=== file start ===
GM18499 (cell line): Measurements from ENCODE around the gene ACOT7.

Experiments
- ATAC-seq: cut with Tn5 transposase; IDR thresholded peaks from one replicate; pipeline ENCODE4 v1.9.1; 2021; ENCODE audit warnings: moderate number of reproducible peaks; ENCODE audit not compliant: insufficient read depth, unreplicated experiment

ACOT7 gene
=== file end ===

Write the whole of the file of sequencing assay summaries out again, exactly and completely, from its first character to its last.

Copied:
GM18499 (cell line): Measurements from ENCODE around the gene ACOT7.

Experiments
- ATAC-seq: cut with Tn5 transposase; IDR thresholded peaks from one replicate; pipeline ENCODE4 v1.9.1; 2021; ENCODE audit warnings: moderate number of reproducible peaks; ENCODE audit not compliant: insufficient read depth, unreplicated experiment

ACOT7 gene